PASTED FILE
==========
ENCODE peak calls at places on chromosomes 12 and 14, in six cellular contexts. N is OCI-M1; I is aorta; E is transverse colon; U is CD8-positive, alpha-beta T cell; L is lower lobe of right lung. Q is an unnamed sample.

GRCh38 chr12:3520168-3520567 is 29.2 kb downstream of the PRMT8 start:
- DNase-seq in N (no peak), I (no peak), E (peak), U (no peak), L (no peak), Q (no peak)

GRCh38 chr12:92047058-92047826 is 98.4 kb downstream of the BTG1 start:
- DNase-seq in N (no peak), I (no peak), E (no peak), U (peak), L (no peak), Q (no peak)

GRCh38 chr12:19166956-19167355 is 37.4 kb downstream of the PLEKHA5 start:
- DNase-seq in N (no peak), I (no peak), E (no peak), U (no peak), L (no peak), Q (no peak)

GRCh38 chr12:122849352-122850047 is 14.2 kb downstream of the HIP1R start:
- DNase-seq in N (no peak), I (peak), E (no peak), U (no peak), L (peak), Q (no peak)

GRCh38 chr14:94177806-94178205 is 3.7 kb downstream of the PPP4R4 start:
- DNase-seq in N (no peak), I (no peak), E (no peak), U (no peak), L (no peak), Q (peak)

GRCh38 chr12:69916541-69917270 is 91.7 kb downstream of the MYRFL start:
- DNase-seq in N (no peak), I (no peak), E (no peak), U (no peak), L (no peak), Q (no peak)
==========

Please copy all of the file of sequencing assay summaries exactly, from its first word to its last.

ENCODE peak calls at places on chromosomes 12 and 14, in six cellular contexts. N is OCI-M1; I is aorta; E is transverse colon; U is CD8-positive, alpha-beta T cell; L is lower lobe of right lung. Q is an unnamed sample.

GRCh38 chr12:3520168-3520567 is 29.2 kb downstream of the PRMT8 start:
- DNase-seq in N (no peak), I (no peak), E (peak), U (no peak), L (no peak), Q (no peak)

GRCh38 chr12:92047058-92047826 is 98.4 kb downstream of the BTG1 start:
- DNase-seq in N (no peak), I (no peak), E (no peak), U (peak), L (no peak), Q (no peak)

GRCh38 chr12:19166956-19167355 is 37.4 kb downstream of the PLEKHA5 start:
- DNase-seq in N (no peak), I (no peak), E (no peak), U (no peak), L (no peak), Q (no peak)

GRCh38 chr12:122849352-122850047 is 14.2 kb downstream of the HIP1R start:
- DNase-seq in N (no peak), I (peak), E (no peak), U (no peak), L (peak), Q (no peak)

GRCh38 chr14:94177806-94178205 is 3.7 kb downstream of the PPP4R4 start:
- DNase-seq in N (no peak), I (no peak), E (no peak), U (no peak), L (no peak), Q (peak)

GRCh38 chr12:69916541-69917270 is 91.7 kb downstream of the MYRFL start:
- DNase-seq in N (no peak), I (no peak), E (no peak), U (no peak), L (no peak), Q (no peak)